Imagine you’re skiing down a powdery slope in Lake Tahoe when you spot a black bear tearing across your path.
Actually, you don’t have to. This happened to a skier at Heavenly Mountain Resort in the Sierra Nevada mountains, and they caught the moment on video.
“Almost hit a bear skiing down ridge run Heavenly,” wrote TikTok user @Tao7570 on December 10. “Didn’t realize it was a bear until it was too close.”
Naturally, the post went viral and currently has around 1.4 million views. Here’s the video:
@tao7570 Almost hit a bear skiing down ridgerun Heavenly. Didn’t realize it was a bear until it was too close #Tahoe #LakeTahoe #tahoelife #travel #heavenly #ski #bear #wildanimals â¬ original sound – Tao
Among the 1,000-plus comments on the post were many excellent bear puns.
“Bearly made it! ” wrote Jesse Taylor.
“I could BEARly watch,” wrote Ray Ramirez. “I was afraid of a GRIZZLY outcome or PANDAmonium, but it turned out to be the POLAR opposite, a KODIAK moment!
Between 300-500 black bears live in the Lake Tahoe area, with more than 50 in the city limits of South Lake Tahoe alone, experts told KRCA. While most still go into a state of torpor during the winter months, some have acclimated to sharing their habitat with humans. With easy food sources like trash cans available, some bears are no longer going dormant during the coldest months.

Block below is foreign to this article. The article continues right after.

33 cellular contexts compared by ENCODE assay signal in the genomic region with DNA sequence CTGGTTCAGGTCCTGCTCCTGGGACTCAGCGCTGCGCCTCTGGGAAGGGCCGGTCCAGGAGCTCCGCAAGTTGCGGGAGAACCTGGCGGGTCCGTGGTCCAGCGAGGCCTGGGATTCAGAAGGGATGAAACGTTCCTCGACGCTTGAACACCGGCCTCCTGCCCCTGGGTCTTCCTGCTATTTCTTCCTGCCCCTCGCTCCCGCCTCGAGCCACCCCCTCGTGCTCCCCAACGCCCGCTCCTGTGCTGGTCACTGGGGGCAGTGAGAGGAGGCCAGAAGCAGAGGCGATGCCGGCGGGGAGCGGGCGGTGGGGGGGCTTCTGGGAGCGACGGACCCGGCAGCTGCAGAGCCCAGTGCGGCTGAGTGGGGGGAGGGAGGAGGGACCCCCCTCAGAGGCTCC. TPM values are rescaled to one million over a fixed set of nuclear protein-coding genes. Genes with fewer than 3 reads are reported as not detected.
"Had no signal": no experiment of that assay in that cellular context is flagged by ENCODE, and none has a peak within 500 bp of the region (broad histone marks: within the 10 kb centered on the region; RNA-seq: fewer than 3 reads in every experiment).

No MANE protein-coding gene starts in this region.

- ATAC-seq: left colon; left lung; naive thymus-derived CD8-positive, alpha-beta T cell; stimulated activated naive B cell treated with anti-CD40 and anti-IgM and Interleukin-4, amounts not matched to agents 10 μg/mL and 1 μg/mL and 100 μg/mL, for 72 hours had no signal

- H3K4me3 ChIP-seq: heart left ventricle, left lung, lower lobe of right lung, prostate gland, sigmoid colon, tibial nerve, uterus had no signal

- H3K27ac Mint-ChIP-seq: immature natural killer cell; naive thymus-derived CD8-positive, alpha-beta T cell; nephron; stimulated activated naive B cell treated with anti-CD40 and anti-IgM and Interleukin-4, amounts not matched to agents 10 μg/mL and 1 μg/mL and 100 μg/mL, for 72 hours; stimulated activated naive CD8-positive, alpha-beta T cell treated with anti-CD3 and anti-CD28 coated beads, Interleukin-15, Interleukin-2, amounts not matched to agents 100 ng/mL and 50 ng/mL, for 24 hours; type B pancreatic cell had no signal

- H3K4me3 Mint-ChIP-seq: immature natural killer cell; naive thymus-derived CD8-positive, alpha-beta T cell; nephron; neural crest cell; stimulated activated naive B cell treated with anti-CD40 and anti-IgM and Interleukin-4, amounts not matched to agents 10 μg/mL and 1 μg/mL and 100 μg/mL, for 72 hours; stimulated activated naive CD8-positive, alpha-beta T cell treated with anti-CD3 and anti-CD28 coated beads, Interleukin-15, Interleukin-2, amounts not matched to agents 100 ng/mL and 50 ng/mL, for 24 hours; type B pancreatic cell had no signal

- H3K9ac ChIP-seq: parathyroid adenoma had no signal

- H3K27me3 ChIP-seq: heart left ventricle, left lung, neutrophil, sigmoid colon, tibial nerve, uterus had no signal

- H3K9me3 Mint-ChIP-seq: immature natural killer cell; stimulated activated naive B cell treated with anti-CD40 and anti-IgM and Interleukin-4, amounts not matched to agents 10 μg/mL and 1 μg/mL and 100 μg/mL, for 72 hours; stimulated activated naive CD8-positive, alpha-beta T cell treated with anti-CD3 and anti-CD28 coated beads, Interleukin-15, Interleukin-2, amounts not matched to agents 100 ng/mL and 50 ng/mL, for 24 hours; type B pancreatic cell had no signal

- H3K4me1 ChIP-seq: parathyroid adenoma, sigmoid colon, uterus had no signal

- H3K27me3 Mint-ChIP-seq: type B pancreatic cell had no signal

This particular bear may not have gone into hibernation yet. Or, it may have been sleeping but awoke because of nearby activity, Bear League Executive Director Ann Bryant said.
“It’s happened several times before,” she told SFGate. “The bears often find dens up on the ski runs in the wooded areas and can be awakened when skiers are close by.”
Black bears are omnivores, which means they’ll eat anything (plant or animal). Though the diet of Tahoe bears tends to be 85% plant-based, they are opportunistic feeders. So, if they have access to human food, they’re happy to partake. The organization Keep Tahoe Bears Wild says that some bears habituated to the presence of humans can weigh twice that of a wild bear on a natural diet. As a result, there have been bears documented the in Lake Tahoe Basin that weigh in at over 600 pounds.
In the 20-second video, the bear seems more interested in crossing the slope and escaping humans than in doing any harm. It’s best to steer clear of bears, of course, and this one on Heavenly’s slopes must have surprised the skiers and snowboarders who crossed its path, but what an experience! They’re unlikely to forget the encounter any time soon.